Introducing ‘Japandi’: What Japan and Scandinavia have in common
There are more than 8,000 kilometers between Japan and Scandinavia. These two places of the world are – literally and in many ways figuratively speaking – miles apart. Or are they? When it comes to what the people living in these separate places of the planet choose to do with their most private space – their homes – they’re actually a lot more alike than you may think. But how… and why?
‘Japandi’ is a hybrid trend – between, as the name suggests, Japanese and Scandinavian (or Nordic) home design. Its popularity has been increasing over the past five years, and it’s said to be one of the key interior design trends for 2020. It brings together the best of two worlds, complimenting each other while balancing the excesses of each. Impressive, right?
Japanese interior is often thought of as sleek and elegant – but can come across as overly sleek. In ‘Japandi design’, this is compensated for with the adding of the modern-rustic details in Nordic design and the Scandinavian concept of ‘Hygge’ (hyperlinked to trace about hygge). As put by Kris Manalo, who is the senior upholstery buyer at design store Heal’s: “Aspects of the Scandi notion of ‘hygge’ (the Nordic term for the homely feeling of cosiness) and Japanese ‘wabi-sabi’ (finding beauty in imperfection) harmonise to create a stress-free atmosphere.”
In that way, these two worlds have found each other in a beautiful symbiosis. Yes, the rustic Nordics add ‘hygge’ to the sleek Japanese design, but this ‘helping each other out’ phenomenon indeed goes both ways, because: Where Scandinavian interior and design can be almost too neutral and cold, the rich color palette of Japanese design steps in and adds warmth to the room – voila.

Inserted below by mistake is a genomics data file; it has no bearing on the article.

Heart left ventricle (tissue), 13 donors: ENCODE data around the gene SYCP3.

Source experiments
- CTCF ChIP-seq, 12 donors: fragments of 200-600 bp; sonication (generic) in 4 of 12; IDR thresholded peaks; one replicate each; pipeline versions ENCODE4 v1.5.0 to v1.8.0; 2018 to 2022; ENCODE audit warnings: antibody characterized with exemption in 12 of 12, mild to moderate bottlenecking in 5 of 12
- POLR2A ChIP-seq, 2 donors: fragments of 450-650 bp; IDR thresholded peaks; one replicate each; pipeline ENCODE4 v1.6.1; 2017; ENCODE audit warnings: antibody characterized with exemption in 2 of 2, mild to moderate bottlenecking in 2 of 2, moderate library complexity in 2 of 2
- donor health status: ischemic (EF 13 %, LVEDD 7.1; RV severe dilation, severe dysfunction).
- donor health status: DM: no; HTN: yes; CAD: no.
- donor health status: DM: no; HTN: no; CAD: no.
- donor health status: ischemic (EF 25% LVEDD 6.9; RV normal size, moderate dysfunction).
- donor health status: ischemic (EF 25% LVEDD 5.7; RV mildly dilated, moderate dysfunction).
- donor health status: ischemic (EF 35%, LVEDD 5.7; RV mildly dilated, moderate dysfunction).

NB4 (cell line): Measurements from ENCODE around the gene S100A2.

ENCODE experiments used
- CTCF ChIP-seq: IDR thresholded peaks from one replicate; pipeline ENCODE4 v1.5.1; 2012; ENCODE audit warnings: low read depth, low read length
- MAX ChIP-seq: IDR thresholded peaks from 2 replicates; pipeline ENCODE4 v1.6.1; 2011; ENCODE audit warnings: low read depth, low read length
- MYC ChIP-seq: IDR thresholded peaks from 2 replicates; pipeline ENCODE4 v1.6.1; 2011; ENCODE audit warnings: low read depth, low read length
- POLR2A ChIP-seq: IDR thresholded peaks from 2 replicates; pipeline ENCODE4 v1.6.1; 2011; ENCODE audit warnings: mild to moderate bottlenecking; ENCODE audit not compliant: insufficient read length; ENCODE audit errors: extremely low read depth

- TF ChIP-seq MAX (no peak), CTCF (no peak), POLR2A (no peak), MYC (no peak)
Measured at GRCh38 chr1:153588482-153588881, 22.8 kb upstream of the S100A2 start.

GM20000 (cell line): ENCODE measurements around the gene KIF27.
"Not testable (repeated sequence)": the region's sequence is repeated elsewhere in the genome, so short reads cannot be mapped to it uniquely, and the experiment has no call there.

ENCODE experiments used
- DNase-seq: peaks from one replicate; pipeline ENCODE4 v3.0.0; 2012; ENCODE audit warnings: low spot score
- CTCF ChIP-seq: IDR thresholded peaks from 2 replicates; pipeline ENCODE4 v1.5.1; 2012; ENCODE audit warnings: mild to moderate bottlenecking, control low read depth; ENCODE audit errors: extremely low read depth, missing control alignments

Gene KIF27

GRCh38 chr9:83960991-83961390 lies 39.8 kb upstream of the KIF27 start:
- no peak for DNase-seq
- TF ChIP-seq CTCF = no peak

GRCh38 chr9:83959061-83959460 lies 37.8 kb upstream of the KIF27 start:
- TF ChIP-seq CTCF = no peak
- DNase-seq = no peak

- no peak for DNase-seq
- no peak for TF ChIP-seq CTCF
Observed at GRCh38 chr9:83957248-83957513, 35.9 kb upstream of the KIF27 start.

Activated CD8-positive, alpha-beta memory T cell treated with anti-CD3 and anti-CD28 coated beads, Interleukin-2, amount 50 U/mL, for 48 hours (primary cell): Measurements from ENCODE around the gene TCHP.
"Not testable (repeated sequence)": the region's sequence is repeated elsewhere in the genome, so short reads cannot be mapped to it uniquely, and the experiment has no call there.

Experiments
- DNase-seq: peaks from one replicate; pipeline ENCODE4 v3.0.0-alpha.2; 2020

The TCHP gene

So different – and yet so alike?
But despite adding different elements to the mix, both cultures share a deep love for simplicity, craftmanship and natural elements.
According to Kato Saeko, who is curator of The Shop at the cultural centre Japan House, London, a common point for Japan and Scandinavia is that both investigate how to live comfortably with nature:“I feel both cultures have developed in harsh natural environments that humans cannot control.” And speaking of nature, Saeko thinks that this trend has become increasingly popular as the interest in environmental issues has increased around the world; as people want to “make everyday life simple and sustainable.”
How exactly does ‘Japandi’ appeal to sustainability, one may ask? Well:
“I’ve seen a general trend toward fast-casual, almost disposable design. I’d like to believe that this Japandi trend might in some ways be a philosophical reaction to this rampant consumption of stylish yet cheaply made and poorly designed goods”
How exactly does ‘Japandi’ appeal to sustainability, one may ask? Well: “I’ve seen a general trend toward fast-casual, almost disposable design. I’d like to believe that this Japandi trend might in some ways be a philosophical reaction to this rampant consumption of stylish yet cheaply made and poorly designed goods,” argued once the designer Jonah Takagi, who was born in Tokyo and whose mother is Japanese. Here, the craftmanship and implemented sustainability in the ‘Japandic’ interior truly claims its spot in the year 2020.
The story behind ‘Japandi’ is in many ways a great picture on two extremely different cultures that – in their core – are strongly connected, both highly valuing nature, sustainability, comfort and simplicity. One designer who has previously acknowledged this strong connection between these two places of the world is the Danish designer Nina Tolstrup, who has traced ‘Japandi’ all the way back to the 1950’s!
So, what’s the moral of the story?
Let’s, for starters, continue to inspire, complement and learn from each other. All across the globe, all across cultural differences.
We might not be as different as first thought.
A little more info
- The rise of ‘Japandi’ style – cross-cultural collaborations by BBC
- More about the individual elements by Moretti Interior Design
- Designers and details by Finnish Design Shop